I performed a full physical examination on him and palpated a grossly distended bladder with suprapubic tenderness. Digital rectal examination revealed a grossly enlarged and stone-hard prostate. Upon auscultation of his respiratory system, expiratory wheezing was heard. The rest of the examination of other systems was unremarkable. We then took his blood pressure and blood glucose. They were impressive numbers of 110/90 and 4.8 respectively.

Our diagnosis was a chronically enlarged prostate which blocked the urethra causing chronic retention of urine, resulting in the distended bladder and abdominal pain. This also precipitated to urinary tract infection causing more abdominal pain. The enlarged prostate was likely benign prostate hyperplasia which we think is highly unlikely to kill him, and that he will most likely by dying with it rather than from it.

The wheezing and occasional bouts of shortness of breath were caused by chronic obstructive pulmonary disease due to the chronic exposure of the smoke from the kitchen which was very poorly ventilated and located right next to the bed.

Mr Martinez then admitted that he has already went to see a doctor elsewhere before for his abdominal pain and his wife showed us some medicine he was prescribed, which they claimed did not really work and so they wanted to seek more advice from different doctors, hence the house-call.

Dr Keith smelled the pack of pills and suggested that it might be a sulphur-containing drug such as Cephalexin, a commonly used first generation cephalosporin commonly used in that locality. He suspected that it was used to treat his urinary tract infection which apparently failed and he recommended Mr Martinez to change to another type of anti- biotic, ciprofloxacin, which will work for the spectrum of bacteria possible for causing his urinary tract infection.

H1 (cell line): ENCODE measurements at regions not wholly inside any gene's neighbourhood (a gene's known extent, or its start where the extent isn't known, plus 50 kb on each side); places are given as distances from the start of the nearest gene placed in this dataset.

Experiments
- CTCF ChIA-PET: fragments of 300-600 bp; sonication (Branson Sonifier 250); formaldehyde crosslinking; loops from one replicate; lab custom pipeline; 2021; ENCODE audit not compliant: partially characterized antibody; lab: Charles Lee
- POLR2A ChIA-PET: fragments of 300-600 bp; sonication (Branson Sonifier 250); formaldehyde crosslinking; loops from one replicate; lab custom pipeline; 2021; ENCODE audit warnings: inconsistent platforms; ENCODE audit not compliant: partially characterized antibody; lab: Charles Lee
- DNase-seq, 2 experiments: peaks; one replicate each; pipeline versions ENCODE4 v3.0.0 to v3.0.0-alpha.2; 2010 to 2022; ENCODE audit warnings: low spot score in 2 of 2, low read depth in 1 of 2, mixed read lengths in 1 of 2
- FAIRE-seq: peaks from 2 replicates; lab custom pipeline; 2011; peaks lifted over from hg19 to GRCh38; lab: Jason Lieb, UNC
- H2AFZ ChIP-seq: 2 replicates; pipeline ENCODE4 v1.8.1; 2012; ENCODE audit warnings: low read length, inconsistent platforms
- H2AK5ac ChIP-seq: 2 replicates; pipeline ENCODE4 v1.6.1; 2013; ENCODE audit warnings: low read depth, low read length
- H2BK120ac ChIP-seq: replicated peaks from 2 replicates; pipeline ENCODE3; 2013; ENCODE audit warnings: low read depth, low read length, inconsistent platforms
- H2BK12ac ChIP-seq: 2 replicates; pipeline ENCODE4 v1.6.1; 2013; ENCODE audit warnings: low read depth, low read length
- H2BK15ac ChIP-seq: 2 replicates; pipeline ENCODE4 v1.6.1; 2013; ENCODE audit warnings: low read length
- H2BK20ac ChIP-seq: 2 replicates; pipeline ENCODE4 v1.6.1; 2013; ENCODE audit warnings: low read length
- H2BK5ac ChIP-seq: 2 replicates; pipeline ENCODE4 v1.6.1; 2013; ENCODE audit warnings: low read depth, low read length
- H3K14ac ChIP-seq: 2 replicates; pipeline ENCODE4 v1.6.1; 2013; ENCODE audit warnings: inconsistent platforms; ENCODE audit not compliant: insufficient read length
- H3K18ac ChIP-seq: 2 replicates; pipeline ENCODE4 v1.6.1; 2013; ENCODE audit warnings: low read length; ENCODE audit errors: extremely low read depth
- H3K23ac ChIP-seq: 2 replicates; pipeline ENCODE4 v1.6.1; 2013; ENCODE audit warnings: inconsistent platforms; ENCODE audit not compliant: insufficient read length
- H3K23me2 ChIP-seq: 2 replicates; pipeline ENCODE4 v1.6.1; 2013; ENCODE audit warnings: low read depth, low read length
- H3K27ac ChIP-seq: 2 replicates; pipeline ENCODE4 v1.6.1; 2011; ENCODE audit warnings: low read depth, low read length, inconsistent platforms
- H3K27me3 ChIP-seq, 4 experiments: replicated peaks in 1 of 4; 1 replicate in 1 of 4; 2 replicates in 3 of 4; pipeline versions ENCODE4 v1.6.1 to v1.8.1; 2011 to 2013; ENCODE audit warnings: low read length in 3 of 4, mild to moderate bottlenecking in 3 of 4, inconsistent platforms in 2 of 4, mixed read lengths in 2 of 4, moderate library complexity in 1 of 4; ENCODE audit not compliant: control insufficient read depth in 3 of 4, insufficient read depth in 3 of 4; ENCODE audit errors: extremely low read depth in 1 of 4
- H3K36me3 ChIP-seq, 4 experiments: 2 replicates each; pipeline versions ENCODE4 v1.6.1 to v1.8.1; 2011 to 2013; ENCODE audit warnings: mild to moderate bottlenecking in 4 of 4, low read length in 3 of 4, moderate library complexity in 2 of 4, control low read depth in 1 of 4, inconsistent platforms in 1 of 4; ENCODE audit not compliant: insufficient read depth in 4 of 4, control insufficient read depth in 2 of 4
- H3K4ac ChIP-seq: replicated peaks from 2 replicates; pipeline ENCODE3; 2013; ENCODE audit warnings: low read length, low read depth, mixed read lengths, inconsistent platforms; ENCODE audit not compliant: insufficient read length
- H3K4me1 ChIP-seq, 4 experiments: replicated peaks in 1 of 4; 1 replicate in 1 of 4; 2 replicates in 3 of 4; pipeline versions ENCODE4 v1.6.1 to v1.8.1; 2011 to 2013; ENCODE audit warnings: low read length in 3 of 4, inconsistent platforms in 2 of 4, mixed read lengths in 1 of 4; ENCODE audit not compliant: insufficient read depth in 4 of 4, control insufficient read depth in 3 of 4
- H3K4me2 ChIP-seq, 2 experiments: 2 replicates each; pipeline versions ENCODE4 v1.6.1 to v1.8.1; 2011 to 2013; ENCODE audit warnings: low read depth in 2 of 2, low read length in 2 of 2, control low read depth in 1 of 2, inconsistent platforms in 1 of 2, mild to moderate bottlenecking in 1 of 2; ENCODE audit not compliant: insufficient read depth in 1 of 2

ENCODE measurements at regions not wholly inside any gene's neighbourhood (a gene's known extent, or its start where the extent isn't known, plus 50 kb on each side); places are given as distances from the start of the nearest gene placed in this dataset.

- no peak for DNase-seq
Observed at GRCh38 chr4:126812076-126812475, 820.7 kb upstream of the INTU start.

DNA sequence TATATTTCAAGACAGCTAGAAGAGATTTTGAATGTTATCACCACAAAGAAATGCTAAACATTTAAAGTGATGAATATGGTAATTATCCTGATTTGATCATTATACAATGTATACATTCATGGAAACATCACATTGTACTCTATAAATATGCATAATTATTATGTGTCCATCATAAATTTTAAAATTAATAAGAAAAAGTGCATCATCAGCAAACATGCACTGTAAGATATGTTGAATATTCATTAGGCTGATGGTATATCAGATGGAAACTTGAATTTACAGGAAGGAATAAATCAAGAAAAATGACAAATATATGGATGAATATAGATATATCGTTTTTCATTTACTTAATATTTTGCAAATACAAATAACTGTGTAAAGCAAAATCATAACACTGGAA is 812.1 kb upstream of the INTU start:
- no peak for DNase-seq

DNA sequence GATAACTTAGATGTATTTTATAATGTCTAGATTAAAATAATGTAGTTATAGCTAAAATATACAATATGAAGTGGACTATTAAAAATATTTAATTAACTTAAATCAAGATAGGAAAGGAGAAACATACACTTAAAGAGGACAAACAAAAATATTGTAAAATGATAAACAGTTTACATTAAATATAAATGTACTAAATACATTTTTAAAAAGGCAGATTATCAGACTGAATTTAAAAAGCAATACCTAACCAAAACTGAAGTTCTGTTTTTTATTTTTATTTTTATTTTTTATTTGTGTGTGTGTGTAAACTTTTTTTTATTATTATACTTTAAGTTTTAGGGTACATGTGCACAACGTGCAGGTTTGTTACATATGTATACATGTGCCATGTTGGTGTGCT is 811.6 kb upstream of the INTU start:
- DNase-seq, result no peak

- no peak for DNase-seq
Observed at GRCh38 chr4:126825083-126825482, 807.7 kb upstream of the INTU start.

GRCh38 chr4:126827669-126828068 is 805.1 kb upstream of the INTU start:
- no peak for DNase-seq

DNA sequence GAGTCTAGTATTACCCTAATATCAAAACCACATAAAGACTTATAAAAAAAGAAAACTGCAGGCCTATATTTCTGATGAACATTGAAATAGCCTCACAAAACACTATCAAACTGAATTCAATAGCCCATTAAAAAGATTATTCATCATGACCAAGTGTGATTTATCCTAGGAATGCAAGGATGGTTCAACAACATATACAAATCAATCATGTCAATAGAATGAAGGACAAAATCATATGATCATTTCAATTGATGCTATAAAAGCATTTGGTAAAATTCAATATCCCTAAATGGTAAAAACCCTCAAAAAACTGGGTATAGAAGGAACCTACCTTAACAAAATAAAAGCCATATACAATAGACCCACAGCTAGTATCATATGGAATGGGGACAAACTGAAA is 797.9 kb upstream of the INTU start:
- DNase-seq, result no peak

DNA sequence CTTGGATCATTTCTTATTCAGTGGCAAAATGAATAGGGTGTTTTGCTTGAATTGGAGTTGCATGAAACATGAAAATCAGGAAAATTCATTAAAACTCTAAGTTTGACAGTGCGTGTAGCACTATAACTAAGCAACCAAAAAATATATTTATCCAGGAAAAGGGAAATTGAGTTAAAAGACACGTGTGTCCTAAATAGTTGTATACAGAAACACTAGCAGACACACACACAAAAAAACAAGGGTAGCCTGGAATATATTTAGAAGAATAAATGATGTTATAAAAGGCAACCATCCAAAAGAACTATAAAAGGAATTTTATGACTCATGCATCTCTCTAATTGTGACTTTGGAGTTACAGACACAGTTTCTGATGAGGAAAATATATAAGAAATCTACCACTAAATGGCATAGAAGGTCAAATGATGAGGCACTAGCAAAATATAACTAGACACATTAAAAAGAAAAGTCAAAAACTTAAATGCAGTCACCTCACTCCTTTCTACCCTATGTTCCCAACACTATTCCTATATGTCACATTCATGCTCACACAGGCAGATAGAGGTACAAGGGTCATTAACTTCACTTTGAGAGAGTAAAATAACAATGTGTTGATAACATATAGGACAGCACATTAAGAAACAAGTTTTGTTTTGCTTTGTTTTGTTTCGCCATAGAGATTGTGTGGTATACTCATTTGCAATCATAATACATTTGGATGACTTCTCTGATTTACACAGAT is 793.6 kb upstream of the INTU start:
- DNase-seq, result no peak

Apart from the antibiotic, we also prescribed salbutamol which was for symptomatic relief of his wheezing and shortness of breath; Terazosin, an alpha-blocker, for treating his benign prostatic hyperplasia, since surgery is not feasible for a man his age; and some Ibuprofen, an non-steroidal anti-inflammatory drug for symptomatic treatment of pain. We told him that we had to go get all those drugs from our inventory which was 10 minutes drive away, and that we would be back within an hour.

An hour later we returned with all the drugs as promised and also brought along urine multistix. The test indeed confirmed the diagnosis of UTI. So we did not have to go back to our inventory for other drugs!

As followup would be difficult for Mr Martinez, we had to make sure he knows very well how to use the meter dose inhaler before he leave his home. So we stayed around for a while to make sure he became familiar with every single step of the use of the inhaler. He had weak hands and had difficulty pressing the MDI to release the puff of salbutamol, so he asked his wife for assistance. The whole straw hut was filled with laughter as this old couple took their inhaler crash course.

When we were sure that the Martinez couple knew exactly how the MDI worked and that they have jotted down when to take the drugs, we bid them goodbye and returned to our village clinic.

Mrs Martinez assisting Pedro with the Salbutamol inhaler.

Pedro Martinez’s home